147 thoughts on “Did the Canaanite woman teach Jesus not to be racist in Matt 15?”

  1. Two comments :

    1. It’s not always what you, but how you say it. When Jesus directed an apparently derogatory statement to the woman, He might have injected a tone of humour into it.

    2. All’s well that that ends well. Jesus elicited from the woman the right responses and mentality that made the miracle possible.

      • I think the use of humour here is the key. In his mission to extend the Kingdom beyond respectable Jewish society, Jesus often engaged empathetically with people like this Canaanite woman, the Samaritan woman at the well, the woman caught in adultery, and despised tax collectors such as Zaccheus and – indeed – Matthew himself. In these engagements (which often led to the conversion an redemption of those concerned) he often seemed to have a twinkle in his eye – a touch of humour – as he broke through accepted norms by welcoming them. The use of humour in the case of the Canaanite woman is reinforced by RT France’s suggestion that a hardline treatment of her as a dog was not in fact Jesus’s own position. ‘Surely you know I’m not supposed to give bread to dogs like you!’ says Jesus with a twinkle in his eye. And she engages in the humorous banter in similar vein. ‘True, but even the dogs eat up the crumbs dropped by great people such as you!’

        • Is Greek construction more …. “beloved puppy dog/pet”rather than “snarling wild beast” …. also seen in the gospels in thd addition of the I so … beloved servant, beloved little flock …

  2. Thanks for this wonderful exposition, Ian. I was recently grappling with this text in a one-to-one discipleship conversation with a new believer, who was previously almost completely unfamiliar with the Bible story. Naturally, when we read the episode the first time, he had trouble understanding it. So, thinking on the hoof, I offered a slightly ‘modern retelling,’ in which I asked us to imagine Jesus saying something like ‘Surely it is the case that charity begins at home?,’ with the woman responding ‘Yes, Lord, but surely it also doesn’t *end* there either?’

    Framed with familiar parlance, it became more obvious that Jesus’ words are a challenge to the woman to draw out her faithful response.

    • “I asked us to imagine Jesus saying something like ‘Surely it is the case that charity begins at home?,’ with the woman responding ‘Yes, Lord, but surely it also doesn’t *end* there either?’”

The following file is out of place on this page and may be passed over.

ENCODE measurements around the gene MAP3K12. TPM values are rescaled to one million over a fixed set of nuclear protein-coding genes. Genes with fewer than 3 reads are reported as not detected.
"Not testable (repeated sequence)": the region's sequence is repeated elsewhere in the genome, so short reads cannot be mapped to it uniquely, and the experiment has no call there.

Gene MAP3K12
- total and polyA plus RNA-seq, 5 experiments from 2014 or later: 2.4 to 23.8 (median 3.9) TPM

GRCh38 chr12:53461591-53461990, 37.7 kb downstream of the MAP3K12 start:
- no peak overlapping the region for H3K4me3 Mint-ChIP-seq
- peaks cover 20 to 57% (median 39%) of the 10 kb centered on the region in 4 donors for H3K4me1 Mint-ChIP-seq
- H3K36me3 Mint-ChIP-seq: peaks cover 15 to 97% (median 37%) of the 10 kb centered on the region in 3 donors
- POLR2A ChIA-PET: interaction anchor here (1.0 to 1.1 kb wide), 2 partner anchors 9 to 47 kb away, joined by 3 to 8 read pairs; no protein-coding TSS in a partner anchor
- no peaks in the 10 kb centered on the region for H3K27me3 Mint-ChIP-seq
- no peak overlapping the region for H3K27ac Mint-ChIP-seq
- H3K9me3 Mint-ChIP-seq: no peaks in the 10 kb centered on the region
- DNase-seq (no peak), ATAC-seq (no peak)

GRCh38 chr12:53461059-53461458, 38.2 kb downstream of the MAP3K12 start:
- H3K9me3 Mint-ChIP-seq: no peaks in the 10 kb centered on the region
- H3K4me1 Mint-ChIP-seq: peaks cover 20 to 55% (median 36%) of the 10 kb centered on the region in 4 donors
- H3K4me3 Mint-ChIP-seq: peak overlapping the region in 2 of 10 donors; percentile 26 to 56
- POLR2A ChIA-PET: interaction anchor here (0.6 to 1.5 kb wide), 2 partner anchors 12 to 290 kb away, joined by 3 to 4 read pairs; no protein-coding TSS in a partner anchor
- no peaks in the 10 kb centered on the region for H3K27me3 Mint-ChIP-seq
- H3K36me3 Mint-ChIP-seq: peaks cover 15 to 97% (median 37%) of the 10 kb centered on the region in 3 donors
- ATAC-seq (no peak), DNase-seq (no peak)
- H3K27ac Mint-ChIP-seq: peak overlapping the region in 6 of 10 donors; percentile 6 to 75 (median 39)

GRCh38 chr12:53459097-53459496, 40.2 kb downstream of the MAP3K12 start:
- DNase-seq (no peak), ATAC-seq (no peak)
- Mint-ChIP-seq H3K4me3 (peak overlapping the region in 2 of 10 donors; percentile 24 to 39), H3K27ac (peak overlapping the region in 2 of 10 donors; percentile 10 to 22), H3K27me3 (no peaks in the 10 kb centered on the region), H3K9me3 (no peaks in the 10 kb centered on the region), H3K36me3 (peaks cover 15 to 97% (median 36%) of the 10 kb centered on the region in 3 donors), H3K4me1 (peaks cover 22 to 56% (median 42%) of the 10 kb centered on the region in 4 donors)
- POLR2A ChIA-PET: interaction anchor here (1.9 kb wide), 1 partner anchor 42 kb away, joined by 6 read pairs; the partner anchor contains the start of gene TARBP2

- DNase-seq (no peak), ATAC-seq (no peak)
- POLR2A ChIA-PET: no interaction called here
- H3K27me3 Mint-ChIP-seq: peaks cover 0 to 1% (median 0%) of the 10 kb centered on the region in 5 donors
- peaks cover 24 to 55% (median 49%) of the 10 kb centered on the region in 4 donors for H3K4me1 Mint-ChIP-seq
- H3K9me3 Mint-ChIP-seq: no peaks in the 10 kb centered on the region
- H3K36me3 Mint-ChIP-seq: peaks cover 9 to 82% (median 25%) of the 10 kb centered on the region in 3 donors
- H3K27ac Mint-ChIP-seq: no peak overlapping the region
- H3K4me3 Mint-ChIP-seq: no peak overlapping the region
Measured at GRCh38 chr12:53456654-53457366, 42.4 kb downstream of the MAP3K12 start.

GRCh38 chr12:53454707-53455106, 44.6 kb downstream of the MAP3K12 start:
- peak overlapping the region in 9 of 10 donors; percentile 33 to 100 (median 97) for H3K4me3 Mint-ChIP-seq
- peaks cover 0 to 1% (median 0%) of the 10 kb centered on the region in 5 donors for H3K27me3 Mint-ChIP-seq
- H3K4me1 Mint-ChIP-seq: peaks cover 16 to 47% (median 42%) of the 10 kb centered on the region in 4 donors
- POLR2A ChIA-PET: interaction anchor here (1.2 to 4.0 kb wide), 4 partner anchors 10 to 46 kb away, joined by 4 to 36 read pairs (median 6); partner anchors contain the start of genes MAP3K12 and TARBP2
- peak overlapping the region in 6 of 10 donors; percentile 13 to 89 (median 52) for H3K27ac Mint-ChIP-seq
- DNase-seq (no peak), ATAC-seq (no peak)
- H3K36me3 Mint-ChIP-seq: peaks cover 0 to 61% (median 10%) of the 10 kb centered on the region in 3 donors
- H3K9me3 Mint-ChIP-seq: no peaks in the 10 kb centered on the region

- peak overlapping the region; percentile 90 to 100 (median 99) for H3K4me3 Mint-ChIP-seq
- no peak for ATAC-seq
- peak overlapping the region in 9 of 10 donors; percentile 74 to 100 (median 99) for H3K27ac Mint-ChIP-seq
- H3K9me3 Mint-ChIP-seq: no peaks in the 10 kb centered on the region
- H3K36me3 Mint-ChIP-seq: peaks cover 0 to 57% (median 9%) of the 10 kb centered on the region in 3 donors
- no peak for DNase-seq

Thanks, that’s really helpful.

      I’m preaching on this tomorrow and have just re-read the last two sermons I did on the passage; both times I was glad of this this resource (in fact, both times I quoted commentators rather than Ian’s own piece — which is only to say that Psephizo attracts some good replies).

      So I think I’m going with persistence and priorities. Persistence: keep asking, keep knocking, keep interceding (but n.b. let your words be few — lots of short prayers over a long period of time rather than long prayers.) Priorities: saying “no” (to this or him) in order to be able to say “yes” (to that or her). Putting God first: remember the Two Greatest Commandments (“love God” + “love your neighbour”) are ranked 1st and 2nd — they are not equal.

      Now I just need a third and final “P” to be a true evangelical, ha ha.

  3. I had this happen in the middle of an online conference for deacons once, with Ann Morisy. I admire her work but when she came out with this twaddle, which we were meant to consider in small groups, I challenged it. She moved on hastily.

  4. It can be stated in a sentence, once we revert to Mark which Matt is using:

    The 5000-feeding and 4000-feeding which (6.52, 8.19-21) are the chief point of the *second* of Mark’s *4* sections are to show the Jew-then-Gentile trajectory which is itself the chief point of the *second* of the *4* servant-songs (Isa 49.6): this then requires a point or points in between the 2 feedings where this shift can be shown to have taken place.

      • (1) Matthew as a self-contained unit without outside reference (like Joel Green treats Luke) is probably not totally what you mean (though some do). But it does not work because by far the main thing about much of Matt’s content is its derivation from Mark. Together with that we have also Matt’s faithfulness to Mark.
        (2) If Matt’s whole intention was a second edition of Mark, as may have been the case, then the answer is no.

          • I think you mean ‘Why bother with Matt?’.
            However I did not say that Matt is intended as Mark’s 2nd edition, only that it may be.
            From the looks of it, it may well be.